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Nauru , officially the Republic of Nauru and formerly known as Pleasant Island, is an island nation in Micronesia in the South Pacificmarker. Its nearest neighbor is Banaba Islandmarker in Kiribatimarker, 300 km to the east. Nauru is the world's smallest island nation, covering just 21 square kilometres (8.1 square miles).

Settled by Micronesian and Polynesian people, Nauru was annex and claimed as a colony by the German Empiremarker in the late 19th century. After World War I, Nauru became a League of Nations mandate administered by Australia, New Zealandmarker, and the United Kingdommarker. During World War II, Nauru was occupied by Japanesemarker troops who were bypassed by the Allied advance across the Pacific, and after the war ended, it entered into trusteeship again. Nauru was declared independent in 1968.

Throughout the first half of the 20th century, Nauru was a "rentier state". Nauru is a phosphate rock island, with deposits close to the surface, which allow for simple strip mining operations. This island was a major exporter of phosphate starting in 1907, when the Pacific Phosphate Company began mining there, through the formation of the British Phosphate Commission in 1919, and continuing after independence. This gave Nauru back full control of its minerals under the Nauru Phosphate Corporation, until the deposits ran out during the 1980s. For this reason, Nauru briefly boasted the highest per-capita income enjoyed by any sovereign state in the world during the late 1960s and early 1970s. When the phosphate reserves were exhausted, and the environment had been seriously harmed by mining, the trust established to manage the island's wealth became greatly reduced in value. To earn income, the government resorted to unusual measures. In the 1990s, Nauru briefly became a tax haven and illegal money laundering center. From 2001 to 2008, it accepted aid from the Australian government in exchange for housing an illegal migrant detention center that held and processed asylum seekers trying to enter Australia.

From December 2005 to September 2006, Nauru became partially isolated from the outside world when Air Nauru, the only airline with service to the island, ceased to operate. (The only outside access to Nauru was then by ocean-going ships.) The airline was able to restart operations under the name Our Airline with monetary aid from Taiwanmarker.


Nauruan warrior, 1880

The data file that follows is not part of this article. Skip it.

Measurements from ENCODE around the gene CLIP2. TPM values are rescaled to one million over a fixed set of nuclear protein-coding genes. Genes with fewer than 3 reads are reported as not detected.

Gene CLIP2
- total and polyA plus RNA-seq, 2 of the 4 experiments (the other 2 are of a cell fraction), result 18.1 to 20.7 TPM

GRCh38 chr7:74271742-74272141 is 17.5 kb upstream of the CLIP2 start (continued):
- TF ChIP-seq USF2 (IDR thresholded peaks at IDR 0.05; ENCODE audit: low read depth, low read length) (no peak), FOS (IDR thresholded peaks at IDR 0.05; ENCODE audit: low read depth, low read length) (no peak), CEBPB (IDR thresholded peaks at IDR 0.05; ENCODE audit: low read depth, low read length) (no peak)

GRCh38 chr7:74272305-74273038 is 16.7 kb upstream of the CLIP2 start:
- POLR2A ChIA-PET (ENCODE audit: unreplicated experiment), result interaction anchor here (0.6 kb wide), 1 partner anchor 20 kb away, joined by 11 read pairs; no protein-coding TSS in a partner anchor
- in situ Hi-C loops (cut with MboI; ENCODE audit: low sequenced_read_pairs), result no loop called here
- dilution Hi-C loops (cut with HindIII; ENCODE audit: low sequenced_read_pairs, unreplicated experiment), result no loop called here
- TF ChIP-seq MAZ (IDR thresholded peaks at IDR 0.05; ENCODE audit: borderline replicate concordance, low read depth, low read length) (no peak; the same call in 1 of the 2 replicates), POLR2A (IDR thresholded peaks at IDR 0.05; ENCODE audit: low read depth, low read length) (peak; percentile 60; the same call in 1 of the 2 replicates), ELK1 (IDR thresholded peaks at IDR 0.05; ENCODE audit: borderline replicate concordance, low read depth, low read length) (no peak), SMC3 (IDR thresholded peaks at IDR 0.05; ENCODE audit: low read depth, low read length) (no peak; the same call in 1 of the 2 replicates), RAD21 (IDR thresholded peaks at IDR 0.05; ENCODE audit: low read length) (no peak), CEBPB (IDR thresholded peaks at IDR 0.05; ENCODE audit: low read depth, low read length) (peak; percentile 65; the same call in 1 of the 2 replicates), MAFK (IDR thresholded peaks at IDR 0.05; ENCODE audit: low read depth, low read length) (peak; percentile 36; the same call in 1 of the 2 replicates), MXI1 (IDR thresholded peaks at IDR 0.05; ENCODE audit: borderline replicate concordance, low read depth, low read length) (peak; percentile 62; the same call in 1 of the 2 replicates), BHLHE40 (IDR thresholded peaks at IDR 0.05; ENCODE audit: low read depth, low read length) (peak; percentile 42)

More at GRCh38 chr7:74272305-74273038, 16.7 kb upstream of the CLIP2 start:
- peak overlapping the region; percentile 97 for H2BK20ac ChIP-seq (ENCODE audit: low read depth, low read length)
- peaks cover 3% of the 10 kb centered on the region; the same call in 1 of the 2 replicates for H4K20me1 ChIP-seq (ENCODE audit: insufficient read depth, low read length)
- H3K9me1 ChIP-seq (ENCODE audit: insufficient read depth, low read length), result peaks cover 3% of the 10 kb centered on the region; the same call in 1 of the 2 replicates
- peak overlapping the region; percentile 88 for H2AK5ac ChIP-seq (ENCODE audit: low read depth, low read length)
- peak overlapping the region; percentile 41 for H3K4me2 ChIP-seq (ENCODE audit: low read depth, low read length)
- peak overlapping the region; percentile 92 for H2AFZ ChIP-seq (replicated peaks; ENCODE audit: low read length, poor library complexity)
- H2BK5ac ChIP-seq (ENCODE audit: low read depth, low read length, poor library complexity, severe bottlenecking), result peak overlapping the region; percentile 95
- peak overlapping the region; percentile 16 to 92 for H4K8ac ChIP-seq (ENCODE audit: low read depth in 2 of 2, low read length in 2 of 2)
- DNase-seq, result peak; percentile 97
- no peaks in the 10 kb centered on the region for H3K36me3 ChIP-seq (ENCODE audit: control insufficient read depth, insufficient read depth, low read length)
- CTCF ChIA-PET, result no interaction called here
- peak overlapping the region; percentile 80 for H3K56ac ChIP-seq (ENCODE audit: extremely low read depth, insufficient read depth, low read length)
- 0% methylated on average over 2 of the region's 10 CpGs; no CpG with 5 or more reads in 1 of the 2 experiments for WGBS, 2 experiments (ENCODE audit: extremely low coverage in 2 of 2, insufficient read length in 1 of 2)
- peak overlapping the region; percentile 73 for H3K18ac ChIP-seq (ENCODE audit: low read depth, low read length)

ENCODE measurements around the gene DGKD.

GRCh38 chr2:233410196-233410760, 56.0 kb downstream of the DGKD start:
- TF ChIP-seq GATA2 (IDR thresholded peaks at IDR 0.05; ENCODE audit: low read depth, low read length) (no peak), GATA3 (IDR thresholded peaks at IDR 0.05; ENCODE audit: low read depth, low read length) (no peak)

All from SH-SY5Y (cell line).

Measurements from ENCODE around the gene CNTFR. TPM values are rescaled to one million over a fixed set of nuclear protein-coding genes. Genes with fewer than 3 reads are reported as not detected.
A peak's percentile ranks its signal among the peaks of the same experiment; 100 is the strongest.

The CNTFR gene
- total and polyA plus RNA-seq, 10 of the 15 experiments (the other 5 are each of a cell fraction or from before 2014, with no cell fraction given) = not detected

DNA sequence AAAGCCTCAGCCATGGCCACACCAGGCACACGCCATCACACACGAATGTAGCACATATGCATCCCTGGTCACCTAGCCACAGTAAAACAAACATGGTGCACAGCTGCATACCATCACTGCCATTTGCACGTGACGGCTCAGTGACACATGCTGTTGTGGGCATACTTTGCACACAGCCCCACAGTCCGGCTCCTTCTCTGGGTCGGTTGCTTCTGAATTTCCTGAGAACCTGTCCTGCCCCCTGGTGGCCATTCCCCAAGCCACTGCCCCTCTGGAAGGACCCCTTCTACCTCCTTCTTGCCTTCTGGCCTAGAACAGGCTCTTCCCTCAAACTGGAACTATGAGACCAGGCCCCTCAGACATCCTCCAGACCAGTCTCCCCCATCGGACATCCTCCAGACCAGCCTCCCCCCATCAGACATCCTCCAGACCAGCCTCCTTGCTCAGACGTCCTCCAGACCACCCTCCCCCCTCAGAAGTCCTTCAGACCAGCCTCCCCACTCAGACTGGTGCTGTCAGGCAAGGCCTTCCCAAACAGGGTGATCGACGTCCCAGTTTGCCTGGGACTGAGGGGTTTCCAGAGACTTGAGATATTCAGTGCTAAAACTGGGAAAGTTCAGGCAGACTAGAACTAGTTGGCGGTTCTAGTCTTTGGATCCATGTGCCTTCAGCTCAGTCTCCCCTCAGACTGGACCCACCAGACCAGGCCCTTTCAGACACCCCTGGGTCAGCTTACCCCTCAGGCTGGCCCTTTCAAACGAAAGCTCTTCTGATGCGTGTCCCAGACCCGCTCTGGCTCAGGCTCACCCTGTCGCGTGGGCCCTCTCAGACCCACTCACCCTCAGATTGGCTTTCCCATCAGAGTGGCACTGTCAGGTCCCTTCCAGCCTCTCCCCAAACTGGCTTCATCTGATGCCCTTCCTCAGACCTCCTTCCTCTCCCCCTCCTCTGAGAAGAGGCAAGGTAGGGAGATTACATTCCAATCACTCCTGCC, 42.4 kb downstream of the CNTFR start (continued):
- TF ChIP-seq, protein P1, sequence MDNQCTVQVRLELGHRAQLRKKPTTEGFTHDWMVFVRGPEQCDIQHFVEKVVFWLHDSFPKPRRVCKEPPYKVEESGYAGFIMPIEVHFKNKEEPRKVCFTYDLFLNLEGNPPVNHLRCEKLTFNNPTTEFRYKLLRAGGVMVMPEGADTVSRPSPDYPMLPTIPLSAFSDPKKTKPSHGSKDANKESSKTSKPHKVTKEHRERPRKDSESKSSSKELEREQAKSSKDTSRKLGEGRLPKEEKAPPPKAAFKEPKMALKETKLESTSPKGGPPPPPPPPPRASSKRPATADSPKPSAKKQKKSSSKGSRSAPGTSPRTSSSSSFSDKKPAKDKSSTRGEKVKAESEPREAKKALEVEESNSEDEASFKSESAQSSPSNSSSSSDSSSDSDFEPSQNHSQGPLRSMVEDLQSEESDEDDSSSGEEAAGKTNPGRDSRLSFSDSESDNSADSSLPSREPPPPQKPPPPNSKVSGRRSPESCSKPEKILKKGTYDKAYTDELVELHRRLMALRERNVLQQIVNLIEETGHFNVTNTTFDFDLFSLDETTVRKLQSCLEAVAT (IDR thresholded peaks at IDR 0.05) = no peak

Nauru was first inhabited by Micronesian and Polynesian people at least 3,000 years ago. There were traditionally 12 clans or tribes on Nauru, which are represented in the 12-pointed star in the nation's flag. Nauruans traced their descent on the female side. Naurans practiced aquaculture - they caught juvenile ibija fish, acclimatized them to fresh water, and raised them in the Buada Lagoonmarker, providing an additional, and more reliable source of food. The other locally-grow components of their diet included coconuts and pandanus fruit.

The British sea captain John Fearn, a whale hunter, became the first Westerner to visit this island in 1798, and he named it "Pleasant Island". From around 1830, Nauruans had contact with Europeans from whaling ships and traders who replenished their supplies (such as fresh water) at Nauru. Around this time, deserters from the ships began to live on the island. The islanders traded food for alcoholic palm wine and firearms. The firearms were used during the 10-year Nauruan Tribal War that began in 1878, and by 1888 had resulted in a reduction of the population of Nauru from 1400 to 900 people.

Colonial period

Nauru was annexed by Germany in 1888 and incorporated into Germany's Marshall Islandmarker Protectorate. The Germans called the island Nawodo or Onawero. The arrival of the Germans ended the war, and social changes brought about by the war established kings as rulers of the island. The most widely-known of these was King Auweyida. Christian missionaries from the Gilbert Islands arrived in 1888. The Germans ruled Nauru for almost three decades. Robert Rasch, a German Trader who married a native woman, was the first administrator, appointed in 1890.